This past weekend I visited one of my most favorite places. My destination had nothing to do with geography and everything to do with presence.
My dear friend’s presence.
This visit was filled with incredible moments. Nothing earth-shattering. Perhaps mundane for some. But now, I have some comprehension of how precious and brief these moments really are. This visit I understood how quickly time would fly. I went intending to savor and enjoy my time with my friend and her family.
Because of this intentional perspective, the moments, when reviewed, are stained glass glimmers and glimpses—of the essence of heaven.
A doe and two fawns.
Wary and nimble.
Out of their element
they raced through the backyard.
The youngest child saw them first,
and she squealed, lest we miss them.
For an elusive moment they were framed in the picture window.
We ran from window to window, door to door
Amazed to see something so out of place—
so unexpected and wild in the middle of domestication.
I stood in the hot sunshine and watched as fat bees hovered
and quarreled over the lavender blooms.
They pushed their furry heads deep in the elongated flowers.
Their wings glistened on their rounded backs.
They hummed and buzzed.
I wanted to pet them.
Stroke their striped backs like I do my Zoe-dog.
And I did.
I reached out my finger slowly.
I smoothed the bee’s head and back.
I did this more than once, and they let me.
Frilly and delicate.
Dew was still on the ground,
and two jewel-colored, iridescent birds
hovered like tiny aircraft.
Their long beaks drank deeply.
They never did alight, but held their bodies aloft.
I watched from the front door.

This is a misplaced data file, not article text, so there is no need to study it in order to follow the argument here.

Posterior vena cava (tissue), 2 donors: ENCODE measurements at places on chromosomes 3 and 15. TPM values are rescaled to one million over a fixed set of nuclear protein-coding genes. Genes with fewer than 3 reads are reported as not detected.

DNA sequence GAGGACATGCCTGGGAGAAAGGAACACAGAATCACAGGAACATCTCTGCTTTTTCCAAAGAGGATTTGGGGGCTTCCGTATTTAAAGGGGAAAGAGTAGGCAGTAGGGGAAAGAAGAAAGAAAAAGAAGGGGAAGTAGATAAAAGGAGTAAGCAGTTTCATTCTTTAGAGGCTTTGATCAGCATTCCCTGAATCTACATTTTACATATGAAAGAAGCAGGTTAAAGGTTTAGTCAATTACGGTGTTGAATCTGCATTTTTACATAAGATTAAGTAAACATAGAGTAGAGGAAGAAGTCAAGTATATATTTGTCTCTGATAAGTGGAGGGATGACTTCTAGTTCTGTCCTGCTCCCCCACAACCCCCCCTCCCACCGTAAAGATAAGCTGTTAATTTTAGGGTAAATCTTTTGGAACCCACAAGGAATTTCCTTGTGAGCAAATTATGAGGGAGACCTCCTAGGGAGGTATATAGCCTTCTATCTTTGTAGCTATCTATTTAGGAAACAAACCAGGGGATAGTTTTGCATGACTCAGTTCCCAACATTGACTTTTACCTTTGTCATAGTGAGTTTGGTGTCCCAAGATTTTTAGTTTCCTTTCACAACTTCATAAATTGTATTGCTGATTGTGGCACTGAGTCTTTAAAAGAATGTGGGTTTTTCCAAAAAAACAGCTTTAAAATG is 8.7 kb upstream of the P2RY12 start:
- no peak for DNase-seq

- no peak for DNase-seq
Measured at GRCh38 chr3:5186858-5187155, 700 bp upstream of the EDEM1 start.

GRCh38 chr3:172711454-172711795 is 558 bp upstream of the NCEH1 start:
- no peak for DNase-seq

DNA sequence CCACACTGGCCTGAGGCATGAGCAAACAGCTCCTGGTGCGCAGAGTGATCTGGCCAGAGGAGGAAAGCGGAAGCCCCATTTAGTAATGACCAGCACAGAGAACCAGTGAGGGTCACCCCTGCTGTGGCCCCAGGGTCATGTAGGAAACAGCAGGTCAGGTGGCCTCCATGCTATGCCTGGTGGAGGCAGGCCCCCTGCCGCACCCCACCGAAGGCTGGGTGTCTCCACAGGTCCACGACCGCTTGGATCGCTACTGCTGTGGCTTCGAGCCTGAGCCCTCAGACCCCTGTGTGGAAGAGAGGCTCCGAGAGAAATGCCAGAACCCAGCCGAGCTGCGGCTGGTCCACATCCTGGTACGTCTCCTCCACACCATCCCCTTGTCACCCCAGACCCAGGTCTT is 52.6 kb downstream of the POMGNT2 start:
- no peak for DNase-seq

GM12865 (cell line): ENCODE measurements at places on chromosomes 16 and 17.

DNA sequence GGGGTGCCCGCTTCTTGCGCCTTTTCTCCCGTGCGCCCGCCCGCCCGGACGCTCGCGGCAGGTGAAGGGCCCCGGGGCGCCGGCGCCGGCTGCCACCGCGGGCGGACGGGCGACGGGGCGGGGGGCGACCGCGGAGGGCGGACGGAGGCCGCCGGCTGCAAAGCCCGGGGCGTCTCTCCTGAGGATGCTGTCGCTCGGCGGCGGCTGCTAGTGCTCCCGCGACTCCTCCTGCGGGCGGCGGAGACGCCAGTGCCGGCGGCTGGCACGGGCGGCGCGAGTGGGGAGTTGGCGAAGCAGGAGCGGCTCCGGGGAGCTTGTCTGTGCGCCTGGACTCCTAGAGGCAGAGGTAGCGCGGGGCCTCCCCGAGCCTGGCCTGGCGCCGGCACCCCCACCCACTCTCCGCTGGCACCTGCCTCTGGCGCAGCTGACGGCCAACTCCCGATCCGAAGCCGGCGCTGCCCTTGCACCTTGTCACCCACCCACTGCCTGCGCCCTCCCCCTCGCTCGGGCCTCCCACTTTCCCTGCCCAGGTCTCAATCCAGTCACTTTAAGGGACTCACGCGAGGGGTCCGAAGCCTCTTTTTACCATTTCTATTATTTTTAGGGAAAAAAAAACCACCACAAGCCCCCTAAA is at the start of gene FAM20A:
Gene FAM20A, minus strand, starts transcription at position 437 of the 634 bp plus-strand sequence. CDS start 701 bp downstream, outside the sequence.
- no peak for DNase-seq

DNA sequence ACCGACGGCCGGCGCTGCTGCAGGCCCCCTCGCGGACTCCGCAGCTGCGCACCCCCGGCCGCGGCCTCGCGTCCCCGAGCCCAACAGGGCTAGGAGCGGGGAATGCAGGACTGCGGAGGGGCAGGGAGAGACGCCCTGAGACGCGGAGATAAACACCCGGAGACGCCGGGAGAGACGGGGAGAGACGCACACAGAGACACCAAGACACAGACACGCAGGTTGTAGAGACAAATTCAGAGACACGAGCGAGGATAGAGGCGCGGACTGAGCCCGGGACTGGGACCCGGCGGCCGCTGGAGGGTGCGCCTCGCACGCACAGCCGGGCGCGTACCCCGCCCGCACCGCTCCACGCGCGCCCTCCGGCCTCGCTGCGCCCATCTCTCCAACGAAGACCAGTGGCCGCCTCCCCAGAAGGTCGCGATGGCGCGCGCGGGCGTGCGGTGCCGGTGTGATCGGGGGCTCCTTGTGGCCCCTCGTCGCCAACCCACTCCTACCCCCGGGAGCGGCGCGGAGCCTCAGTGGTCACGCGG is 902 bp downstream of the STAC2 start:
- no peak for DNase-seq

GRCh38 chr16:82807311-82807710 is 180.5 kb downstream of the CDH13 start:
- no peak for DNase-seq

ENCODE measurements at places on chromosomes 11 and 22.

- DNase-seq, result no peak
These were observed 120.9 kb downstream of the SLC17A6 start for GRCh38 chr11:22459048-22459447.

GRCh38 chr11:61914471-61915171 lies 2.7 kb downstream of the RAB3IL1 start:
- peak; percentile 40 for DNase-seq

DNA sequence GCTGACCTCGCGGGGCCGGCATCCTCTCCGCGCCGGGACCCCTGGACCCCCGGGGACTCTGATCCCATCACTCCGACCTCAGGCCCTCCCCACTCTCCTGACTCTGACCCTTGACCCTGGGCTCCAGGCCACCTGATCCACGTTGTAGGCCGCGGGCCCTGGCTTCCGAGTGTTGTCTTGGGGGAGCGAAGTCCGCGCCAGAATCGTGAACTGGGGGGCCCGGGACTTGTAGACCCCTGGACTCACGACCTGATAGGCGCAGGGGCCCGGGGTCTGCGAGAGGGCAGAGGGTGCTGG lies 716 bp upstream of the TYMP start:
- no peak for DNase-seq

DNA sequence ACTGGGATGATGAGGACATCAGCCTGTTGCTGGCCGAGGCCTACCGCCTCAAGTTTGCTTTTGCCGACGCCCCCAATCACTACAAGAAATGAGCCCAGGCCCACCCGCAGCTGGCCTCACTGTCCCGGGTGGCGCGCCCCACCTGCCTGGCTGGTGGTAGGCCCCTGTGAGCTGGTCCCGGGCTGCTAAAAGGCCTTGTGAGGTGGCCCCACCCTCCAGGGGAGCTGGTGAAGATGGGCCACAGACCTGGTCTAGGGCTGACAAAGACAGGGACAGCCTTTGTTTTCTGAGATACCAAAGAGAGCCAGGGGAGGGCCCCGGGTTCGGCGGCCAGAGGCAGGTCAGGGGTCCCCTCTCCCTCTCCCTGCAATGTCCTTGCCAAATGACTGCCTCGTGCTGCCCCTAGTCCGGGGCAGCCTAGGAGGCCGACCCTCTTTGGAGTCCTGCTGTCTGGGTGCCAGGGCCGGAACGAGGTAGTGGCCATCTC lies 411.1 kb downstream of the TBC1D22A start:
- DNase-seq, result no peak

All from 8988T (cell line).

I knew my movements would cause them to flit away,
And I wanted them to stay.
Simple—no extra gadgets.
Eagerness welled up in me like a geyser.
Too many years had passed since I had been on a two-wheeler.
My daughter encouraged,
You should ride, Mom.
They say you don’t forget; you don’t.
I rode and was surprised my balance was still intact.
As I went around the court and down the long street,
I remembered how to lean.
No hand-brakes. I had to pedal backwards to slow and stop.
I was enthralled with the motion my own body created.
The atmosphere around me was surreal and stretched.
An outdoor performance.
Lawn chairs and a grass stage.
My daughter, the ballet mistress;
My friend’s granddaughter, the student.
A juiced-up I Love Lucy episode.
Remember when Lucy decides to be a prima ballerina?
This was funnier.
The skit—totally improvised.
Stomach in, bottom tucked.
Chin up. Neck long.
Pull knees up. Heels together.
We laughed until our sides hurt.
Eight of us gathered in the street.
And a precious, wonderful young boy—
confined to a wheelchair—schooled us all.
Sweet spots and failed jump shots.
Ribbing and teasing.
A great deal of smack talk.
But the boy’s shots were true.
His long arms snaked out and grabbed the ball.
Broad shoulders and long fingers sent it arching high.
Airborne before any of the rest of us reacted.
I wanted him to be able to stand,
and just for a moment to be like that ball—
free and unfettered.
Friends engaged eye to eye.
We know each other.
Twenty-one years of knowing.
This provides comfort and ease much
like a favorite pair of jeans or tennis shoes.
You know they are going to fit.
Through frequent wear they have adapted to our body.
Together we have created this garment of friendship.
Tears and laughter have been woven into the weft of the fabric.
We have tried to listen to what was spoken in the silence.
We have attended to each others lives.
Incredible stills of the essence of life.
Candid photos of the beauty and simplicity of reality.
Glimpses and glimmers of heaven.